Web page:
A traveling fellowship to build surgical capacity in Ethiopia: the Jimma University specialized hospital and operation smile partnership

A lack of trained providers is an important contributor to the unmet burden of surgical disease treatment in low- and middle-income countries. The World Health Organization’s Commission on the International Recruitment of Health Personnel lays out guiding principles for addressing this workforce crisis. However, for surgical subspecialties such as plastic surgery, in-country training opportunities remain limited and there is a clear need for effective strategies to retain providers and develop sustainable solutions. We report the design and early implementation of a traveling fellowship in plastic surgery for providers at Jimma University Specialized Hospital in Jimma, Ethiopia. This fellowship is supported by Operation Smile and its network of international surgical volunteers. Since its inception, the program has trained 2 general surgeons with a commitment to helping train a total of 6 surgeons to establish a self-sustaining service. Key innovations include multiple international sites to facilitate broad subspecialty training, commitment of participants to return to Jimma upon completion of the program to establish a local training service, and coordination with national governing bodies to ensure program recognition and support. Ongoing challenges include physical resource limitations and coordination with a wide array of stakeholders. Nongovernmental organizations also have a role to play in supporting the Ministries of Health in scaling up human resources for improved health within their countries. Operation Smile’s traveling fellowship demonstrates a feasible method of addressing the health workforce crisis by providing specialized training and facilitating the development of surgical teaching programs capable of sustainably serving local communities.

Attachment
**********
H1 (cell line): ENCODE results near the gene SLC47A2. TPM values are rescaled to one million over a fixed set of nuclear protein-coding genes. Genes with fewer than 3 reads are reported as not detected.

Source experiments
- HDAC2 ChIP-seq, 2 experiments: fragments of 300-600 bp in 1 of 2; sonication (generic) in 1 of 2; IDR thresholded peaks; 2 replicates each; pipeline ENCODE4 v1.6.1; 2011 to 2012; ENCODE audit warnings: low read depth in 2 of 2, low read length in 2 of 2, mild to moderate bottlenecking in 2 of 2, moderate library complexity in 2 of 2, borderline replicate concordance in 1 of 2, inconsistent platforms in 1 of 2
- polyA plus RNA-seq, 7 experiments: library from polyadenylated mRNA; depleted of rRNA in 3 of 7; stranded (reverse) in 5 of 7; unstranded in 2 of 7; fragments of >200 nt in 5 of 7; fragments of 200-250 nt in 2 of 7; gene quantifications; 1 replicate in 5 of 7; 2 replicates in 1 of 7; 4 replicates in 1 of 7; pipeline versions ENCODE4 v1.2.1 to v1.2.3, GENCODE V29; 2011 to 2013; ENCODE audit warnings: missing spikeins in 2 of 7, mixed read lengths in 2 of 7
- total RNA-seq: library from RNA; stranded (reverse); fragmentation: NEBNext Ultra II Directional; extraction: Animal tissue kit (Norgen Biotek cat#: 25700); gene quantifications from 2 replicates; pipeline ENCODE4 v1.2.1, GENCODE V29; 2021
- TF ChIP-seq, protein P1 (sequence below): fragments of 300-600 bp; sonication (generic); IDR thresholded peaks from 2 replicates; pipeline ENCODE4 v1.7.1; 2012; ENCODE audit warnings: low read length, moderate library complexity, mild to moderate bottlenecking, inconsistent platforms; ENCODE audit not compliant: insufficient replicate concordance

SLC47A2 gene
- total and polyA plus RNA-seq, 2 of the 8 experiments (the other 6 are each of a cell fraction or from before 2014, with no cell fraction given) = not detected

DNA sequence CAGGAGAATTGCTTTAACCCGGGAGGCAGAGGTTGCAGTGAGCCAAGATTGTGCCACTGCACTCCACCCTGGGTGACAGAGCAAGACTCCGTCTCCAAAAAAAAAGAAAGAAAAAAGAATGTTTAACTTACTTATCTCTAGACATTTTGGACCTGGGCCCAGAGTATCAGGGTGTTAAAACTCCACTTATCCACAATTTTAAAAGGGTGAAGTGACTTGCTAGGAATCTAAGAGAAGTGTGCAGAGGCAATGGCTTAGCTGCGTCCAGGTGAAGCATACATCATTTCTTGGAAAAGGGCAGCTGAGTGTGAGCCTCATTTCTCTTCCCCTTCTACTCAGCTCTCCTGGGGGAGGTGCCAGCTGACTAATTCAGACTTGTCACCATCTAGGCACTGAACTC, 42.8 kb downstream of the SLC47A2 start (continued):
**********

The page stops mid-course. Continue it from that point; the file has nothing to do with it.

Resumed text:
Pediatric neurosurgical workforce, access to care, equipment and training needs worldwide.

The presence and capability of existing pediatric neurosurgical care worldwide is unknown. The objective of this study was to solicit the expertise of specialists to quantify the geographic representation of pediatric neurosurgeons, access to specialist care, and equipment and training needs globally.

A mixed-question survey was sent to surgeon members of several international neurosurgical and general pediatric surgical societies via a web-based platform. Respondents answered questions on 5 categories: surgeon demographics and training, hospital and practice details, surgical workforce and access to neurosurgical care, training and equipment needs, and desire for international collaboration. Responses were anonymized and analyzed using Stata software.

A total of 459 surgeons from 76 countries responded. Pediatric neurosurgeons in high-income and upper-middle-income countries underwent formal pediatric training at a greater rate than surgeons in low- and lower-middle-income countries (89.5% vs 54.4%). There are an estimated 2297 pediatric neurosurgeons in practice globally, with 85.6% operating in high-income and upper-middle-income countries. In low- and lower-middle-income countries, roughly 330 pediatric neurosurgeons care for a total child population of 1.2 billion. In low-income countries in Africa, the density of pediatric neurosurgeons is roughly 1 per 30 million children. A higher proportion of patients in low- and lower-middle-income countries must travel > 2 hours to seek emergency neurosurgical care, relative to high-income countries (75.6% vs 33.6%, p < 0.001). Vast basic and essential training and equipment needs exist, particularly low- and lower-middle-income countries within Africa, South America, the Eastern Mediterranean, and South-East Asia. Eighty-nine percent of respondents demonstrated an interest in international collaboration for the purposes of pediatric neurosurgical capacity building.

Wide disparity in the access to pediatric neurosurgical care exists globally. In low- and lower-middle-income countries, wherein there exists the greatest burden of pediatric neurosurgical disease, there is a grossly insufficient presence of capable providers and equipped facilities. Neurosurgeons across income groups and geographic regions share a desire for collaboration and partnership.